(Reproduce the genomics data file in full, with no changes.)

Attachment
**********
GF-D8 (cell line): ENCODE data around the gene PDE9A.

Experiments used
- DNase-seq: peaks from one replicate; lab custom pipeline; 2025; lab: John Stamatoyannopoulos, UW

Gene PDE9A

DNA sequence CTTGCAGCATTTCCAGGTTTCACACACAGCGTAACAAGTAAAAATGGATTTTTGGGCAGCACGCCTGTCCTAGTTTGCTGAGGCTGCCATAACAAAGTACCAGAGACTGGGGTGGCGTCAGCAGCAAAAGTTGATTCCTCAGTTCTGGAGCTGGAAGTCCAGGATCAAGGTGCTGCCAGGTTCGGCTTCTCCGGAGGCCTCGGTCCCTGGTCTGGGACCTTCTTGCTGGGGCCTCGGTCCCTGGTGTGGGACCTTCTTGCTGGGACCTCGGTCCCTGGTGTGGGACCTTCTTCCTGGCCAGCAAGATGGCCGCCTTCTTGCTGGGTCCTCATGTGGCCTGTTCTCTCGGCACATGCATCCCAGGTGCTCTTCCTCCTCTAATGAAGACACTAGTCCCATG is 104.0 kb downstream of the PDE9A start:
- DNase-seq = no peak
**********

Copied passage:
GF-D8 (cell line): ENCODE data around the gene PDE9A.

Experiments used
- DNase-seq: peaks from one replicate; lab custom pipeline; 2025; lab: John Stamatoyannopoulos, UW

Gene PDE9A

DNA sequence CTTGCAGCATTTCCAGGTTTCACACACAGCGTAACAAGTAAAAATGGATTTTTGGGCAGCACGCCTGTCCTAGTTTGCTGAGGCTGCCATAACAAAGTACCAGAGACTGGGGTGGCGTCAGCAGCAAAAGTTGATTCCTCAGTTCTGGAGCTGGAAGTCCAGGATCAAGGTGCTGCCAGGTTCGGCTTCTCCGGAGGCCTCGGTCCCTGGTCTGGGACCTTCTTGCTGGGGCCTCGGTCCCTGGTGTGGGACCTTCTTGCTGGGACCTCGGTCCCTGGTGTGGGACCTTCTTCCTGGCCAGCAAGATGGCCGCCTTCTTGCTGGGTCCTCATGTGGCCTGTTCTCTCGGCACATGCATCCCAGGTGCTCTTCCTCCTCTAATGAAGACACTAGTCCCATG is 104.0 kb downstream of the PDE9A start:
- DNase-seq = no peak